Conor McGregor sure is a trendsetter. After spending much of 2016 setting up his own superfights, it’s hard to find a UFC fighter who isn’t trying to emulate McGregor by calling their own matchmaking shots. And now it looks like his decision to apply for boxing licenses in the United States is attracting attention from other UFC athletes as well. According to ESPN, Nate Diaz just applied for one in Nevada, and it’s probably going to be granted.
What’s the deal with all these MMA fighters getting boxing licenses, anyways? Even UFC president Dana White claims he’s confused as to why McGregor did it. But some suspect it has something to do with gaining the protections afforded to boxers under the federal Muhammad Ali Act, which may invalidate some of the UFC’s more restrictive contractual clauses. Adding fuel to the speculation that this is more than just a random act from Nate, the Diaz brother actually paid off his $50,000 bottle tossing fine in order to apply for his license.
Could Conor McGregor and Nate Diaz be planning to have their third fight in a boxing ring rather than a cage? With their last two fights pulling over a million pay-per-view buys each, they may feel like they don’t need the UFC promoting things and taking over half the money made off the fight. The UFC would obviously fight this in court, but again: the Muhammad Ali Act makes it much more likely that Diaz and McGregor would actually win any legal battle.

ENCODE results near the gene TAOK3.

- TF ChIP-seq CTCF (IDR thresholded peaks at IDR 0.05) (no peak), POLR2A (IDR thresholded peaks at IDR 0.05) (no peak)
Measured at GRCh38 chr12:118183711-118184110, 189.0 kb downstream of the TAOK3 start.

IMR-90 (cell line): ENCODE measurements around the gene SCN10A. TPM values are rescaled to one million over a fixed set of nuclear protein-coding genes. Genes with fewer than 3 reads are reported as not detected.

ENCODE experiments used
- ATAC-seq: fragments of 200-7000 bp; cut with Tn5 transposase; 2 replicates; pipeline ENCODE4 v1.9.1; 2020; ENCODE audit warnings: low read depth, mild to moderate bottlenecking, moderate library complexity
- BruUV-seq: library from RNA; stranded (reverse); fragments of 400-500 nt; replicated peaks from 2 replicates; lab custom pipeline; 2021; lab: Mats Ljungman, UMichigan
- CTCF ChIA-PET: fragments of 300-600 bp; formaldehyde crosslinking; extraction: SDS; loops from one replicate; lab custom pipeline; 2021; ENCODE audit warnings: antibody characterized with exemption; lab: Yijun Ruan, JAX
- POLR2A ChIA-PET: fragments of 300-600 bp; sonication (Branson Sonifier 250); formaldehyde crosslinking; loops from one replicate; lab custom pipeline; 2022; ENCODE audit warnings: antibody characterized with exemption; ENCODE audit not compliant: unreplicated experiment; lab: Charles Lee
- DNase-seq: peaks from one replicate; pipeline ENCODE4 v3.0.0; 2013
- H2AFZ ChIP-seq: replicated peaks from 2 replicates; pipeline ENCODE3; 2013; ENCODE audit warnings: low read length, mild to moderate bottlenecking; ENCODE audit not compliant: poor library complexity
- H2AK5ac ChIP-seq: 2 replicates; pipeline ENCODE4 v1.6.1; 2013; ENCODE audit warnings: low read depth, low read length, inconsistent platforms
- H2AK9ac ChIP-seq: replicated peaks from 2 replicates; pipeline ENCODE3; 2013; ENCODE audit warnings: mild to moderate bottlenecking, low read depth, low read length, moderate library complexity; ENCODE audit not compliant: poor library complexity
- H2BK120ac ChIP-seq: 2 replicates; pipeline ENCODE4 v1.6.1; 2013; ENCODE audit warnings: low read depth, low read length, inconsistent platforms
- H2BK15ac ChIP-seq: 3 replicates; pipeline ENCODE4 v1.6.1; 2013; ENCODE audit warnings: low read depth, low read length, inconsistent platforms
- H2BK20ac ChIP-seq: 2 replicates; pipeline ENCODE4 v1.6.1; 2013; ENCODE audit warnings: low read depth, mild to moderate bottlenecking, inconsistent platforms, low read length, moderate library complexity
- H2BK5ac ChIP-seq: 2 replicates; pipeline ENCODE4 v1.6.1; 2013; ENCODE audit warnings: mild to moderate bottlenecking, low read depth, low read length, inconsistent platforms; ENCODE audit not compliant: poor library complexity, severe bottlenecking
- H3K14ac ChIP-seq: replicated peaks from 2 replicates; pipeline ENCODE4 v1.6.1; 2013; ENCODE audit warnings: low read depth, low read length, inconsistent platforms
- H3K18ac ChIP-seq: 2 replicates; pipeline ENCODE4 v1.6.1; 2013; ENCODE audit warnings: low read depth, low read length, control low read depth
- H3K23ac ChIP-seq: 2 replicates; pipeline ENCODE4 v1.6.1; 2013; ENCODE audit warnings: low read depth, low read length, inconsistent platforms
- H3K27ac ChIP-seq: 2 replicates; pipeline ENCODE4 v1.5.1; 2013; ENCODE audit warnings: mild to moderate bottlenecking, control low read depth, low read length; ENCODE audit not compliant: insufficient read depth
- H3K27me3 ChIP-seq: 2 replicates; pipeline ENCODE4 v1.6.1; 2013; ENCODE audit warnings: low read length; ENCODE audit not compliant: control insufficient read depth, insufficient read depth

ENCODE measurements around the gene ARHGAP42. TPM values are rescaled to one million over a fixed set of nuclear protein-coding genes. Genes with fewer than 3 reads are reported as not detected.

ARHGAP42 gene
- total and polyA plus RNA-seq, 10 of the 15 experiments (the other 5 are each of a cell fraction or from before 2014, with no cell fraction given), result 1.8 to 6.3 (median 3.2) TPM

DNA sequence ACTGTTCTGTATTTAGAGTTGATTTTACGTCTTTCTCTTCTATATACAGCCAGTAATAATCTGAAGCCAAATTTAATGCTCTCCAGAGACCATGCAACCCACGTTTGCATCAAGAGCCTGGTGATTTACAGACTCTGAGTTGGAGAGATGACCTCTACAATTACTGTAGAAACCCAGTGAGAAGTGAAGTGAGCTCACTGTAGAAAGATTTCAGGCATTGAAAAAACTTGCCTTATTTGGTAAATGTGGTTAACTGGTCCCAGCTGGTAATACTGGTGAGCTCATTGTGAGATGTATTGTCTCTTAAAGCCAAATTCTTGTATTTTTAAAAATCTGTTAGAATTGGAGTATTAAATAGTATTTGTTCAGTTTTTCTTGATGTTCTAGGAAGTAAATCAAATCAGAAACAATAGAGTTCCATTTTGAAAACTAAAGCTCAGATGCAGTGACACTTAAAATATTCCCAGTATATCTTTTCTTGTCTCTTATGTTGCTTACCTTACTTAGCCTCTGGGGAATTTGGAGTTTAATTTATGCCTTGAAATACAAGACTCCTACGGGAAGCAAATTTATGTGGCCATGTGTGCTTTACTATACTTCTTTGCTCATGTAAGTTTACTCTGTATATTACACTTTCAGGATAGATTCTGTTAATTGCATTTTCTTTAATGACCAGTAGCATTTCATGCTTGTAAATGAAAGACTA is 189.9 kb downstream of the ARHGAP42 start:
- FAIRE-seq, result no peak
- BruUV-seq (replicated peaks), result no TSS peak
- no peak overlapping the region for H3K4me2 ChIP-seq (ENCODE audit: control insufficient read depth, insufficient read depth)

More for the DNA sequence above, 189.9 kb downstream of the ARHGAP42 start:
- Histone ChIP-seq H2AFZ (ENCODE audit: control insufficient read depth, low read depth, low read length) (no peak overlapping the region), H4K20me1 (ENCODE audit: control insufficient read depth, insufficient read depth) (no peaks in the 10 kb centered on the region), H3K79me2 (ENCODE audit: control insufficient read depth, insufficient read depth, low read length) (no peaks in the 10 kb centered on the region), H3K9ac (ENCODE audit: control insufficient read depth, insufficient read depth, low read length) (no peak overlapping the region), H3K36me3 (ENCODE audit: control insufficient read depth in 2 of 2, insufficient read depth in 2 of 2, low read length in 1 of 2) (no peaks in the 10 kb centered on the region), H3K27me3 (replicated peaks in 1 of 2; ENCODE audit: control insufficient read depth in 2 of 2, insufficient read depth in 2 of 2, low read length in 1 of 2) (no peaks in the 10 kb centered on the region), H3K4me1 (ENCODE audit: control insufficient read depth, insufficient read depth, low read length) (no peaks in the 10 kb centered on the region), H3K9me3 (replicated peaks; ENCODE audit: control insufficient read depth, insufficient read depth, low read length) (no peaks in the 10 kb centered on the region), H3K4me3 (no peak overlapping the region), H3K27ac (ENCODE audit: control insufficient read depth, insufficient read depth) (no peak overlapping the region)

With McGregor reportedly making over $10 million per MMA fight, he’s got a bigger reason not to go to war with the company he makes the bulk of his cash through. But for Diaz, any decent fight in boxing would guarantee him several times more than he’s making per UFC fight, so he doesn’t even need to involve McGregor to make this worth his while.
The Diaz brothers are also infamous for sticking it to The Man, so it wouldn’t be all that out of character for Nate to set his bridges with the UFC on fire chasing a couple of huge boxing paydays. We’ll let you know what he says or does in the coming weeks. The results could reverberate through mixed martial arts for years to come.